On Thursday, January 31, 2019, the Trump Administration announced a proposed rule to eliminate rebates from drug manufacturers to pharmacy benefit managers (PBMs) in the Medicaid managed care and Medicare Part D programs. The proposed rule accomplishes this aim by removing safe-harbor protection under the federal Anti-Kickback Statute (AKS) for these rebates. In addition, the administration proposed new safe-harbor protections for rebates and other price reductions that will reduce the cost-sharing for patients when they purchase prescriptions and protect some flat PBM service fees (i.e. fees that are not tied to the price of the drug). As part of the announcement, the Department of Health and Human Services said “This proposal has the potential to be the most sweeping change to how Americans’ drugs are priced at the pharmacy counter, ever, by delivering discounts directly to patients at the pharmacy counter and bringing much-needed transparency to a broken system.”
The Source has previously described how these rebates evolved, and how they caused a gross-to-net bubble in which the list prices for drugs have little relation with the reimbursement rates actually paid by insurers and PBMs. The proposed rule aims to change the pharmaceutical pricing system so that prices are more transparent and patients directly benefit from discounts and rebates offered by the manufacturers. The magnitude of the impact of the proposed changes, however, remains unclear. As Rachel Sachs details in a blog post for Health Affairs, the impact of these proposed changes are so dramatic that its specific effects on drug costs is difficult to predict. The administration is seeking comment on the likely impact of the proposed rule on out-of-pocket costs, premium costs, and overall government spending on these programs. Experts agree that under this proposed rule, the out-of-pocket costs for beneficiaries using specialty drugs will likely decrease, but all Medicare beneficiaries may see an increase in premium costs as insurers are no longer able to use drug rebates to offset premium costs.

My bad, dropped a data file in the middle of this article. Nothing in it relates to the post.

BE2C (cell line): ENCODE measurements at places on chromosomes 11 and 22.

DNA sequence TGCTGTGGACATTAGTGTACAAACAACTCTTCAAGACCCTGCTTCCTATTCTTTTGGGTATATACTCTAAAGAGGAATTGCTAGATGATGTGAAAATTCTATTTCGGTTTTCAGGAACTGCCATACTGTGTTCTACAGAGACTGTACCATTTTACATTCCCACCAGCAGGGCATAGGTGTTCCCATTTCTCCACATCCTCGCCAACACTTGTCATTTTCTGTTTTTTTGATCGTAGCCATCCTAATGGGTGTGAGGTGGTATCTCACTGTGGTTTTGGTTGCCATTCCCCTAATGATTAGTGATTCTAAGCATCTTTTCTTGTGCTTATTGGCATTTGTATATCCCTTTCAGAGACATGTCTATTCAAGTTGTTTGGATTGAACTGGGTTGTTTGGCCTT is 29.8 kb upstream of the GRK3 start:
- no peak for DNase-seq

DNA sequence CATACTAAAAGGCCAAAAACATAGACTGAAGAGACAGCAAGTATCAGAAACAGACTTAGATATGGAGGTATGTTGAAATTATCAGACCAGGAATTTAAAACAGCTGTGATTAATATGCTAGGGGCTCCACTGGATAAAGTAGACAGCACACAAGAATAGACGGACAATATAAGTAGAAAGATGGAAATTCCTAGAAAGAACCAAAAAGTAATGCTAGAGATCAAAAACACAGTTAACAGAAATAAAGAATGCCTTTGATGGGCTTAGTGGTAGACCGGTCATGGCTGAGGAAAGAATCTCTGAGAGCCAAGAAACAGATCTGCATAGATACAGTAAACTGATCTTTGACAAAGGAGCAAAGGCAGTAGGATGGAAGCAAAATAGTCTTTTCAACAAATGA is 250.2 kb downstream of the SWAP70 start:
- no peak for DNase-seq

While the relative size of these changes and the effect on government spending are still uncertain, The Source is optimistic about the changes. Specifically, they eliminate the financial incentive for manufacturers to increase the list price of a drug and then offer large rebates to PBMs for better placement on formularies. As The Source previously described, these arrangements are particularly harmful to patients without insurance and those who must pay a percentage of the cost of specialty drugs. The newly announced proposed rule represents a meaningful and constructive step by the Trump Administration to deliver on its promises from 2018’s blueprint to reduce drug costs.